sell more than double the units what we used to have to sell. But if
you CAN increase your closing ratio you’ll put another $800 in the
bucket with each sale. And on $6000 needed you need only $300 per day
in GROSS PROFITS on a 5 day work week to pay all of bills.
So now you can wheel and deal and meet prices AS LONG AS your gross
profits are $300 per day. Not SELLING PRICE. Why? Because the cost
of goods of the items you sell today have to be used to BUY MORE to
replace what we sold. Tink GROSS PROFITS.
If you sell an earring that cost $400 for $700 (rather than
keystone) you’ve made the $300 GROSS PROFIT today you needed to pay
ALL bills this month PLUS you have $400 available to buy another
earring for stock.
We should start measuring gross profit dollars, not sales.
It works and is the staple of large companies in cash flow
The downside? No one walks in the store today. So tomorrow we have
to have $600.00 in gross profits to make up for it.
That’s why advertising and marketing is so important. Advertising is
not meant to sell product. It’s meant to bring humans in front of
You are supposed to sell product.
So during lunch ask the bookkeeper to tell you what overhead is for
December. Then ask “How much in accounts payables do we HAVE to pay
in January for promises we made to vendors on merchandise we bought?”
This basically is the gross profit you need in December to pay
December’s bills and have cash left over to pay off vendors in
Not ALL bills, just the ones due in January. If you have merchandise
dated through March, leave out February and March.
Of course you’ve overbought, haven’t you?
Don’t buy more than you can afford to:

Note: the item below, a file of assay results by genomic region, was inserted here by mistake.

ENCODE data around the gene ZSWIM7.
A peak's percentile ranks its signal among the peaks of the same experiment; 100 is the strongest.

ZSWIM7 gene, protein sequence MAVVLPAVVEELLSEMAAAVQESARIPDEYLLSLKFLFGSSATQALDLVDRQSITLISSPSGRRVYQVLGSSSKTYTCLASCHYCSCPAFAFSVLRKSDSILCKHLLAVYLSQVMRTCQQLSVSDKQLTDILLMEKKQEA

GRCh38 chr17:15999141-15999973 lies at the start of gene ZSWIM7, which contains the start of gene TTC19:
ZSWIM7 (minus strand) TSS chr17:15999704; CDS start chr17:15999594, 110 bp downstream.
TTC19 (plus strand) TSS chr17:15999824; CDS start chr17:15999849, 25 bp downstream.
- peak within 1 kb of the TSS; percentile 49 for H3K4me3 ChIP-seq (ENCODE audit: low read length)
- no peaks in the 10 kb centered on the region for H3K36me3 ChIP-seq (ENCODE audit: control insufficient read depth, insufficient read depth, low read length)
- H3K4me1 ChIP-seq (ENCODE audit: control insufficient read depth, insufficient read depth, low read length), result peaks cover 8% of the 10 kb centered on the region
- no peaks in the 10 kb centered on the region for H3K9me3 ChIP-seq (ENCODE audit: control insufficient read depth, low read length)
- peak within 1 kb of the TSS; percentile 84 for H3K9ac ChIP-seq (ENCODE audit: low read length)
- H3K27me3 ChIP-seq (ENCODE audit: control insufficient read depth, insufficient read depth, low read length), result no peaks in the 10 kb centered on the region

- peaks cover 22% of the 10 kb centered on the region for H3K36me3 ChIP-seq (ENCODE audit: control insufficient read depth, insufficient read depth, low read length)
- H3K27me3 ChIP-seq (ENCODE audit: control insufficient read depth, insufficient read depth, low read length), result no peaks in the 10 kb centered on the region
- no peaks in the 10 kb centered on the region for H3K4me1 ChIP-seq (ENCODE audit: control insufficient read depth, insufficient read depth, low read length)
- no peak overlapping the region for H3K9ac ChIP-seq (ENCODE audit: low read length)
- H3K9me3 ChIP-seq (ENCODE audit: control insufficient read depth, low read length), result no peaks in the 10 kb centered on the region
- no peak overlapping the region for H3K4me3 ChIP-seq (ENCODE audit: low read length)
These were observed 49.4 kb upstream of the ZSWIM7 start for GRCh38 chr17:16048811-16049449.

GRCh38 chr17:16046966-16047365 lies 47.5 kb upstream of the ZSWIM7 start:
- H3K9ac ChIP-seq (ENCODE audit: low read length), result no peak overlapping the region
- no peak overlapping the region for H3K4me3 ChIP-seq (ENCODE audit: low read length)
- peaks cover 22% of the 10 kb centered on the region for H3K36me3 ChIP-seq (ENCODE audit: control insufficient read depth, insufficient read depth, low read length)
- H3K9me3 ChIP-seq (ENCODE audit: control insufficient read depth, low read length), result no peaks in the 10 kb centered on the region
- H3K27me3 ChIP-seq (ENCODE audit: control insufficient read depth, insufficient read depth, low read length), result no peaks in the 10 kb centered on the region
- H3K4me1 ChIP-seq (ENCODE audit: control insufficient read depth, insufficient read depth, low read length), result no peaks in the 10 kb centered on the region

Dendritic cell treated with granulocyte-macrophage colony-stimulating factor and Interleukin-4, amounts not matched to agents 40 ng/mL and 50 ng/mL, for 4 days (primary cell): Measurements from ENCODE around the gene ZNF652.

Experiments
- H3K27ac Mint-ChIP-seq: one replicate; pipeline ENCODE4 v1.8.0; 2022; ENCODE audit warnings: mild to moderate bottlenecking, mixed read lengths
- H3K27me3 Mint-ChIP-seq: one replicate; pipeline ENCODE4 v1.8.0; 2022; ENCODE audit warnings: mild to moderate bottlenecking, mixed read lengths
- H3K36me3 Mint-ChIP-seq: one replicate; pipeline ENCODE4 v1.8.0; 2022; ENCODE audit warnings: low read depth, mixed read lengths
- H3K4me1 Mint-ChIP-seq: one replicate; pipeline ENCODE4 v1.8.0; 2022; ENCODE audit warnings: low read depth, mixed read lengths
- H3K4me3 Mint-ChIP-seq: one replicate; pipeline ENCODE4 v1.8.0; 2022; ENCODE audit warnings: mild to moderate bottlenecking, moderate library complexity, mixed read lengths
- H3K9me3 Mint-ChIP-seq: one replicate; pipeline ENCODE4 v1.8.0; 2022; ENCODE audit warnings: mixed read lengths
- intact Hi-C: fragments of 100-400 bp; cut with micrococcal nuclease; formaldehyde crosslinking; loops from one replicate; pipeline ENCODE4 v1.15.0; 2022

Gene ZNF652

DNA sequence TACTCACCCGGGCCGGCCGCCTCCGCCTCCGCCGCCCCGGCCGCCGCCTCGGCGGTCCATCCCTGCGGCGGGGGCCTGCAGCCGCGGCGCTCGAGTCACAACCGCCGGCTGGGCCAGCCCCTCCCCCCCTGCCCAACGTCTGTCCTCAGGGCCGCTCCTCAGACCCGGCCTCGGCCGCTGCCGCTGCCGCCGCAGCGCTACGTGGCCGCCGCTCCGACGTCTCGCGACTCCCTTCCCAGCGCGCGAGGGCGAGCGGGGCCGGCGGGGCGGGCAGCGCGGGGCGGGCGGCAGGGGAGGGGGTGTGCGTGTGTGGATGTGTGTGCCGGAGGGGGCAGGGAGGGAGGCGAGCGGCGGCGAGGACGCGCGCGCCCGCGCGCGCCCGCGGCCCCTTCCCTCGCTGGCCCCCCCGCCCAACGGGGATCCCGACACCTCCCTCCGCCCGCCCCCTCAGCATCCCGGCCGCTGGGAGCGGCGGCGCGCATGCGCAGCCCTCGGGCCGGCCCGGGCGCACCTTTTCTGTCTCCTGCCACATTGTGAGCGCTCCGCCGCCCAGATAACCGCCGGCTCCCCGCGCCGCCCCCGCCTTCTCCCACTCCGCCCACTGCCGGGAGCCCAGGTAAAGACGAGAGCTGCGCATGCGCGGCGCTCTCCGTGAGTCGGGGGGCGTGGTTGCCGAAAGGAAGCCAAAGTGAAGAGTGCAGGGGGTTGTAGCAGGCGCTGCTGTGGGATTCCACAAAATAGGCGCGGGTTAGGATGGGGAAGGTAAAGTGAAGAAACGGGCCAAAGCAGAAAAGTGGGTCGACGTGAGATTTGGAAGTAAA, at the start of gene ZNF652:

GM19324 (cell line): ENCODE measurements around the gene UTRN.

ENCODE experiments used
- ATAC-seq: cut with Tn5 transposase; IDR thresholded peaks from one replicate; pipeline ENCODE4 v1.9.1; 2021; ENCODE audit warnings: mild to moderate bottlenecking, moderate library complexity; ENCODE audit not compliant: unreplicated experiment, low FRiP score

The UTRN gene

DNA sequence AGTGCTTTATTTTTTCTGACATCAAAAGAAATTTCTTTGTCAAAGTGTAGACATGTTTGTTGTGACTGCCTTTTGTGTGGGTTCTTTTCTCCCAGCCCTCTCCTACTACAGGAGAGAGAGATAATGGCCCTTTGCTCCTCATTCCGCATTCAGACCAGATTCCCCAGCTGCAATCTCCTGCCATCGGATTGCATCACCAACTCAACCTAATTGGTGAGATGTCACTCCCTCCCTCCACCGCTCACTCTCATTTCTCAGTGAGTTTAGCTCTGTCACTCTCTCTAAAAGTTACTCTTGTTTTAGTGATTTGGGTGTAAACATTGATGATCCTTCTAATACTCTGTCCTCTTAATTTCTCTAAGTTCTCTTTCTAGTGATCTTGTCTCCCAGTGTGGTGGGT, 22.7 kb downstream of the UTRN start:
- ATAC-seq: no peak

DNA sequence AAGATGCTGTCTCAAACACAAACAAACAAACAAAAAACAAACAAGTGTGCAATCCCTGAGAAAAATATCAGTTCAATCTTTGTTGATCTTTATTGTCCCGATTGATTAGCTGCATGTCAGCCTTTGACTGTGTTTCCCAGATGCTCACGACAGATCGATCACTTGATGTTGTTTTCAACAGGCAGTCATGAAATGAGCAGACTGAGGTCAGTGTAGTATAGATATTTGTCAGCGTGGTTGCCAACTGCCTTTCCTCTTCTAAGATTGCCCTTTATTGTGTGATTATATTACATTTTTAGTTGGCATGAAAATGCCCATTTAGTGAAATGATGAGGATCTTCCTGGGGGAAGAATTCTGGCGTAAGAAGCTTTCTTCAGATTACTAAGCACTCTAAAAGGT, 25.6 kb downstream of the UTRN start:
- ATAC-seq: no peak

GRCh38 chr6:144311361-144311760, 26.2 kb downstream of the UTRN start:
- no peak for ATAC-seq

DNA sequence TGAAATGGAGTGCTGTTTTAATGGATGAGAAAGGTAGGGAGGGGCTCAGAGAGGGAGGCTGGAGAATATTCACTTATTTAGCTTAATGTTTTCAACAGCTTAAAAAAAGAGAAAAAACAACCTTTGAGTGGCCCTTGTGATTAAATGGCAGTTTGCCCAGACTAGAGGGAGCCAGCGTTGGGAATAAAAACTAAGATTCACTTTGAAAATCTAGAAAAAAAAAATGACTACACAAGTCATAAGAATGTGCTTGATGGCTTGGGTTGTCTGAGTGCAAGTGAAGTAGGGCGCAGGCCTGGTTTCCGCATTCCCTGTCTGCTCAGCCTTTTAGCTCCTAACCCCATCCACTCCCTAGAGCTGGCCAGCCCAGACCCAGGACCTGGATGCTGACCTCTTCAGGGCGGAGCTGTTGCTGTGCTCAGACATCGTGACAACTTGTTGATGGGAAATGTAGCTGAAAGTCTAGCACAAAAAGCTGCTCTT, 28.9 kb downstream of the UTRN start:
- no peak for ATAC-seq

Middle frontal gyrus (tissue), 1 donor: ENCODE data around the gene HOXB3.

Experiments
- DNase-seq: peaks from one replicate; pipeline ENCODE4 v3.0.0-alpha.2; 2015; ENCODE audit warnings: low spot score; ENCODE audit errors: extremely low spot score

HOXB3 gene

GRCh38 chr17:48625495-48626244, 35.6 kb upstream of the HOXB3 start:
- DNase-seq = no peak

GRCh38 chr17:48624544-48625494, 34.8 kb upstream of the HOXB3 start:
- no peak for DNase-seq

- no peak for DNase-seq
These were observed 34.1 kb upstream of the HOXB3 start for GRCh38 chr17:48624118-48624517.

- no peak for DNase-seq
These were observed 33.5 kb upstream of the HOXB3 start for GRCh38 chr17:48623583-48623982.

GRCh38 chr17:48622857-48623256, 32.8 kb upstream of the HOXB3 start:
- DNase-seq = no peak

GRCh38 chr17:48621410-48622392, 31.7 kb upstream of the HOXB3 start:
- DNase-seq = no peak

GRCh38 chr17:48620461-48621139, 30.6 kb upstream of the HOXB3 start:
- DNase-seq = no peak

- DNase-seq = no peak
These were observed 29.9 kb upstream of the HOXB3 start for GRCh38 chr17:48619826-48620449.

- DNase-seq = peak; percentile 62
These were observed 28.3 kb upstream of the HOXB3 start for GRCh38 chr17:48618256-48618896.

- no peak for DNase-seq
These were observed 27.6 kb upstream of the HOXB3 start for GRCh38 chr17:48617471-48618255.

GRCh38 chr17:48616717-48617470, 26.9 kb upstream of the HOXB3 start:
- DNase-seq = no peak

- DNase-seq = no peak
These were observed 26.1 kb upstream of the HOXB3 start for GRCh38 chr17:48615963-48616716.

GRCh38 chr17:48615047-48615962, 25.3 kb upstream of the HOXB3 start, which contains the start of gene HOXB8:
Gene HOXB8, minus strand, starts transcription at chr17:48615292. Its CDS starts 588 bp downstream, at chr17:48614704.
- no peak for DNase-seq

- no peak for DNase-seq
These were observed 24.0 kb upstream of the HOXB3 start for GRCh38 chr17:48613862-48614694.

a. On a monthly basis pay your overhead, and
b. Meet on a monthly basis on time payment of your accounts
Remember, gross sales don’t count towards your daily, weekly or
monthly gross profit requirement because you need the cost of goods
portion of the sale to reinvest into another item for the case. Gross
profit is what counts.
Lastly (yeah, right), no one sells only 3 products in a year. That’s
why ACTIVITY is more important. Gross profit activity to be exact.
Find out your overhead and then find out your payables for inventory
and equipment and such. Find out how much money you need to pay all
vendors THIS MONTH in total. Employees and you included and also the
other two employees who work for you: Net profit and Taxes.
Post that on a wall. Divide by day or week. Then keep track of GROSS
PROFIT daily and subtract it to keep track.
You will find this will get you thinking of SELLING. What will this
IT WILL INCREASE YOUR TURN, CHARLIE!
You might find on the 28th of the month that you have accumulated
all money for the month.
What will that do? Maybe the remaining three days you don’t have to
settle for less profit on these days. In fact 100% of the gross
profit NOW goes into MORE NET PROFIT!
As Forrest Gump would say:
“And that’s all I have to say about that!”
P.S. Repairs and custom? If you KNOW your gross profit margin
percentage on that area like I’ve taught you, use that as your gross
profit. So if gross profit from the shop after paying for salaries
and findings is 55% then shop sales have 55% of the sale attributed
to your daily gross profit need.